Trends toward sustainability are driving interest in green foams, Torresan says.
“The Obama administration is making a huge push toward alternative energy and renewable resources,” he says. “For instance, the U.S. Department of Agriculture’s BioPreferred program (www.biopreferred.gov) will soon come out with a BioPreferred label for products that contain a certain amount of renewable content.” (You can follow news about the BioPreferred program on Twitter using @BioPreferred.)
“And then there is almighty Walmart,” Torresan says. In July 2009, the retailer announced plans to create a “worldwide sustainable product index” by surveying its 100,000 global suppliers about such things as their greenhouse gas emissions, water use and solid waste production. The resulting global database will be used to help provide consumers with information that will allow them to make more sustainable choices, according to the retailing giant.
In 2005, Hickory Springs began a collaboration with Cargill to assist in the development of soy–based polyols for flexible foams.
“We poured the very first foam using soy polyol in the first quarter of 2006 at our Conover, N.C., facility,” says David Duncan, Hickory Springs national product manager for bedding foam products. The company markets the foam under the Preserve brand and has launched a Web site, www.preservefoam.com.
Hickory Springs’ first renewable foams were 5% to 6% renewable content by weight, Dounis says.
“Second–generation renewable foams were released in 2008 and have higher content percentages,” he says. “Third–generation foams are in development now.” Preserve foams are between 10% and 16% renewable content, according to the company.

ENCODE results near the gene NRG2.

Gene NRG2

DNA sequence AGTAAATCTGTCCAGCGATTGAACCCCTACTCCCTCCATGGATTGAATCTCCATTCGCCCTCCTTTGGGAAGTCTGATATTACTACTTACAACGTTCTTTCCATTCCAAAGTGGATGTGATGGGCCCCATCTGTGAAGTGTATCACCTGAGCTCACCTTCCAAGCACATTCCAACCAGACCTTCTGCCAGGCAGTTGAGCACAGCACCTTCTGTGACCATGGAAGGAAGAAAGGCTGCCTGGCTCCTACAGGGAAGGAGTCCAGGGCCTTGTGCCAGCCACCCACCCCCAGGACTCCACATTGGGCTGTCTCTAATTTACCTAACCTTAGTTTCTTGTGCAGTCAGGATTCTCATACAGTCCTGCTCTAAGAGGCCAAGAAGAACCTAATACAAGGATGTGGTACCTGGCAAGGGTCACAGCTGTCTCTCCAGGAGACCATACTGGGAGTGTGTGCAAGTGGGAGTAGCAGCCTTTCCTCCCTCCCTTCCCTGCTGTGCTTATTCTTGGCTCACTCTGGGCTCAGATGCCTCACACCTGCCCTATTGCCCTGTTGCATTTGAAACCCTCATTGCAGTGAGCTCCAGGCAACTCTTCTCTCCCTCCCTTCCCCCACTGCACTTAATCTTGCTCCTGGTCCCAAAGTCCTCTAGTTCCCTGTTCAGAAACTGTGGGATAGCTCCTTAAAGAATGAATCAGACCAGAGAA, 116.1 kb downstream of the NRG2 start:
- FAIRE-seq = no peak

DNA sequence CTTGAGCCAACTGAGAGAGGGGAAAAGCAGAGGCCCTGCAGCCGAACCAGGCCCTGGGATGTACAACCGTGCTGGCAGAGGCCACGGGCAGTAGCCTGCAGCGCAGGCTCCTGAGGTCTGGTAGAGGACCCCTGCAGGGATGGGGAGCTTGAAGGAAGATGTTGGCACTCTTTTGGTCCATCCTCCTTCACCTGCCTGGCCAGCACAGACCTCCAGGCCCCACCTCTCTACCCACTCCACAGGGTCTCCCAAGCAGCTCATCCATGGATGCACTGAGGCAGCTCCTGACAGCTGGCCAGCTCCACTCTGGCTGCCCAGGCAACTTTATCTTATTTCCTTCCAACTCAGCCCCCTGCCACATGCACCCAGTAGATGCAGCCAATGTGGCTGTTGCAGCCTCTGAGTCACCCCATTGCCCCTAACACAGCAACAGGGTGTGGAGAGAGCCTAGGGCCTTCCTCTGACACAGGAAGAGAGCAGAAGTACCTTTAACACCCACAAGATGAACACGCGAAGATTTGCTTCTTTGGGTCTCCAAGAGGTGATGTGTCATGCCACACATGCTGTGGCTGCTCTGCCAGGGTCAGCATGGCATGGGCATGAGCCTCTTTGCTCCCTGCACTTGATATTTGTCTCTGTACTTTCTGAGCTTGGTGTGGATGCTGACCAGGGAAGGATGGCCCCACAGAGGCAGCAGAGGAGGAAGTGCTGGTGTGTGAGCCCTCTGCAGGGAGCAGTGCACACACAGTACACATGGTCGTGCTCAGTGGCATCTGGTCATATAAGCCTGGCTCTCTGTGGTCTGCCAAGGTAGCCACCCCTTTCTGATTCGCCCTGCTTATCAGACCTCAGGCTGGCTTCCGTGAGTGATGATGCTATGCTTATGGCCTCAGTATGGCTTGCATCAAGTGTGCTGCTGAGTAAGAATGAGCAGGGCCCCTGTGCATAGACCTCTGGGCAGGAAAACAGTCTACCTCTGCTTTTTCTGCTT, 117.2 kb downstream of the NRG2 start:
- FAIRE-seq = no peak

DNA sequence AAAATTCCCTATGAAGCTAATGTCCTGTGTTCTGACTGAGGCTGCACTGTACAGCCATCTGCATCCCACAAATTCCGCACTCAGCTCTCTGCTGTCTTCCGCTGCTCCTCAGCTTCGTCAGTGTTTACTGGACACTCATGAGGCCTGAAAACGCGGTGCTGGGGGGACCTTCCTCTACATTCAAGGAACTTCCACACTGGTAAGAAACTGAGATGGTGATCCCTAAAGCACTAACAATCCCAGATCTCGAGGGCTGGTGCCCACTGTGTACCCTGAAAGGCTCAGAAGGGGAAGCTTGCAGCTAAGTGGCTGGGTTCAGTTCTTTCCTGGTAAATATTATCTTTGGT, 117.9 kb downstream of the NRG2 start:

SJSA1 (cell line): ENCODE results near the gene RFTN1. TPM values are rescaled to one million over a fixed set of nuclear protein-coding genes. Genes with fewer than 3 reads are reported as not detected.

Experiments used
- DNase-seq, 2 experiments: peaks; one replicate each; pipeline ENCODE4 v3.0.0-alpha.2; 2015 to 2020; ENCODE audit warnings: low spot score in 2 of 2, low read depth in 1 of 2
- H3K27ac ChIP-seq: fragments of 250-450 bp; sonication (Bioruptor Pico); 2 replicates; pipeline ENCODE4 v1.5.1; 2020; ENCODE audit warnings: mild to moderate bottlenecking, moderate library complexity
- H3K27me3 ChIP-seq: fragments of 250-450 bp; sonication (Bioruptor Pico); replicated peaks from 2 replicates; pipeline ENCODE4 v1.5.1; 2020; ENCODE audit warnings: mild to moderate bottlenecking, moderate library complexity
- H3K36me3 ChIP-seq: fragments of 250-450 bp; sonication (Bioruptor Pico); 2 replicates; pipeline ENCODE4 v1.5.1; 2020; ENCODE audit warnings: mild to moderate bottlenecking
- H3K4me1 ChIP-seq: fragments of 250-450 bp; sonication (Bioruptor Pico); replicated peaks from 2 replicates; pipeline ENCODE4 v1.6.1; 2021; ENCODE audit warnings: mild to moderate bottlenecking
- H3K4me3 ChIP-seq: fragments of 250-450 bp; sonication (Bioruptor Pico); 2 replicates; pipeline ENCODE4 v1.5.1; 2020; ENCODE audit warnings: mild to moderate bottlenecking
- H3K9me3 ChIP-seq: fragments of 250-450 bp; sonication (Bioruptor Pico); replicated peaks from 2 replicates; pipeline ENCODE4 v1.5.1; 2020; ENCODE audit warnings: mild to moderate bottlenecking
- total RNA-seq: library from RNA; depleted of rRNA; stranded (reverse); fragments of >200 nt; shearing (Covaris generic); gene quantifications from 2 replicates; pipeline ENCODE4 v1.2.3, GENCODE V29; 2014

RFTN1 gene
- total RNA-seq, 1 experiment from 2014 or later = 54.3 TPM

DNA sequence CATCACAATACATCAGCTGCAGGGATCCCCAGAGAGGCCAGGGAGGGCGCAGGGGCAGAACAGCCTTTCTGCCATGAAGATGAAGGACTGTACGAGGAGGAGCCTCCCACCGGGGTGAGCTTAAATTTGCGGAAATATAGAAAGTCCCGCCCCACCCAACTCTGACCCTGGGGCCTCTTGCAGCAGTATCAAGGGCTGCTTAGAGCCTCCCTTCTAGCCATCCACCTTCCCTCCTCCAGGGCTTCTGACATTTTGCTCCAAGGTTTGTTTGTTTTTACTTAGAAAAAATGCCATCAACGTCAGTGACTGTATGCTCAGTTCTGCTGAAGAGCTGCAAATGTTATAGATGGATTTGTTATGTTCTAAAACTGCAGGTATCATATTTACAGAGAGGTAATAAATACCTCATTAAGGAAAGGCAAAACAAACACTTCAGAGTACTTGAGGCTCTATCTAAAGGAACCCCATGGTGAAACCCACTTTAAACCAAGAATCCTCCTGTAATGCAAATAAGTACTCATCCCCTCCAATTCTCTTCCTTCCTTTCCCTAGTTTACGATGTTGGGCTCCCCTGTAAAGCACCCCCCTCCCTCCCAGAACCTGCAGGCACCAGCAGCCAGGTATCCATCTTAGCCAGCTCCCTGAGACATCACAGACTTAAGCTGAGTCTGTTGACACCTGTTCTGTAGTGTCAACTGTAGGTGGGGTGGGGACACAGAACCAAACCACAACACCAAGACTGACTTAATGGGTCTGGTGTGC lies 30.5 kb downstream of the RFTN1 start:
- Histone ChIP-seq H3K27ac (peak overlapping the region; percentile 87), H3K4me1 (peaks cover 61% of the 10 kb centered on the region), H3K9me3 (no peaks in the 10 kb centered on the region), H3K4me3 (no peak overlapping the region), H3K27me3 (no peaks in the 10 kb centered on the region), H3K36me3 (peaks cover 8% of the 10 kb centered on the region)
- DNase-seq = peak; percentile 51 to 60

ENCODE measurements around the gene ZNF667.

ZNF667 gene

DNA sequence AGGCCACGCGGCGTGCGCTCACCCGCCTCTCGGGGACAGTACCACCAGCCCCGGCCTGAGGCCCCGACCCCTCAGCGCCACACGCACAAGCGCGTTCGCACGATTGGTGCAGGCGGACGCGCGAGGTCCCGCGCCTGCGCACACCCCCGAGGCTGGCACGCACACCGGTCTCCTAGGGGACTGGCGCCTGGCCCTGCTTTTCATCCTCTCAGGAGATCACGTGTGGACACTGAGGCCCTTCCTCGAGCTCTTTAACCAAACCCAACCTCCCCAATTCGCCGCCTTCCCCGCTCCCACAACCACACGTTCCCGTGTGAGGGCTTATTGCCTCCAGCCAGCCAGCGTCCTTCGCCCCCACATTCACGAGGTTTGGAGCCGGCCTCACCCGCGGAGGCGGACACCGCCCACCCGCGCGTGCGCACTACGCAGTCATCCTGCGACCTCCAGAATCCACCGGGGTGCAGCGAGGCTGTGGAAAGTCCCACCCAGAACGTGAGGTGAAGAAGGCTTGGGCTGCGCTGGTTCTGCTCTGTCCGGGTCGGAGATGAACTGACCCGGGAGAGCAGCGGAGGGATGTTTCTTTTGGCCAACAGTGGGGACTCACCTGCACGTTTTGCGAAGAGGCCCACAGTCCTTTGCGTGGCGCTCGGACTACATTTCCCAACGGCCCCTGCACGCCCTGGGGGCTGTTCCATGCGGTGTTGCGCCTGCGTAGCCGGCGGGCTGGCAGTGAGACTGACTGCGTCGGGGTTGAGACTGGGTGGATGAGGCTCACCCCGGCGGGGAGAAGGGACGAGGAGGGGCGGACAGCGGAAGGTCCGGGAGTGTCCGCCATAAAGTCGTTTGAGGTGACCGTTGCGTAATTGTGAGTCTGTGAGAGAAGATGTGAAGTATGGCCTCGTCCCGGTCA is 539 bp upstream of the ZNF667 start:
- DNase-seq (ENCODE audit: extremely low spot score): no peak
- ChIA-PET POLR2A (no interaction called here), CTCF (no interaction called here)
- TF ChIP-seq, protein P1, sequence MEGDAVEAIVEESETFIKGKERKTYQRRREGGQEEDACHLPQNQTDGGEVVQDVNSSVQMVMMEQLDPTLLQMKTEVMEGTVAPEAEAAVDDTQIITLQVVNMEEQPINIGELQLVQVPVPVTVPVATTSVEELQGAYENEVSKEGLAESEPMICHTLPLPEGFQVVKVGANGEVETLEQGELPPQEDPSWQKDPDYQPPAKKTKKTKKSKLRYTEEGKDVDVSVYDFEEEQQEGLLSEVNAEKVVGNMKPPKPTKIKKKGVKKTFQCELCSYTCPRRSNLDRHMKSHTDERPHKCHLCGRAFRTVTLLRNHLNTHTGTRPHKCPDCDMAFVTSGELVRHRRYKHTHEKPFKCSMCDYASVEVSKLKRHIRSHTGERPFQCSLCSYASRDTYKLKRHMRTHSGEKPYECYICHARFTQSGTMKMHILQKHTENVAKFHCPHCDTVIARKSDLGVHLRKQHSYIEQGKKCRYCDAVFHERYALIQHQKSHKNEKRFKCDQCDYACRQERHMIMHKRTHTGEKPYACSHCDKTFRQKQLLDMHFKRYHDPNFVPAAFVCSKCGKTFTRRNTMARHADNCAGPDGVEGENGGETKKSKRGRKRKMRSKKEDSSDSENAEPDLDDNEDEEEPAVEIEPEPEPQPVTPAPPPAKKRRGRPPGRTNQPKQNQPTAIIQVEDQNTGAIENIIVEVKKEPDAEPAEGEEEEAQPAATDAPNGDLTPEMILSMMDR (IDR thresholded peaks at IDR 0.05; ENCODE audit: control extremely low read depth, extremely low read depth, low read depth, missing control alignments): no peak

FXI Foamex Innovations began producing foams with renewable content in 2007 as part of a 15–year–old commitment to become a greener company, says Alvaro Vaselli, senior vice president of foam products for the Media, Pa.–based foam supplier. The company has minimized emissions at its four largest U.S. plants with its closed–chamber Variable Pressure Foaming process and initiated a range of recycling and energy conservation efforts. The VPF process is used to manufacture the company’s Reflex Natural line of foams with bio–based content.
“We use both castor– and soy–based polyols and have found that the second and third generations of these products have a much improved performance,” Vaselli says. “We experimented with other types of oils, but have found that the level of refinement and consistency in the soy and castor products yield the best results. We use as much of these plant–based polyols as possible without compromising product performance.”
FXI’s Reflex Natural portfolio includes Aerus Natural, a visco–elastic foam launched in 2008.
In 2007, Flexible Foam introduced BioFlex with soy–based polyols. And in early 2008, the foamer began using a percentage of soy polyol in all of its foam formulations, says Michael Crowell, vice president of marketing for the Spencerville, Ohio–based company.
“We did it because the American public is very interested in green and natural products and because it’s a step toward reducing dependency on fossil fuels,” he says.
“We are continually working to use more soy content,” he says. “We recently completed our third trial with a new visco–elastic foam and recently had a breakthrough that will allow us to use as much as 20% soy polyol by weight. Currently, the percentage is 3% to 12%. It’s a balancing act. If you put too much soy–based (content) in, you weaken the physical properties of the foam. The tensil, tear and elongation (or TTE) will drop.”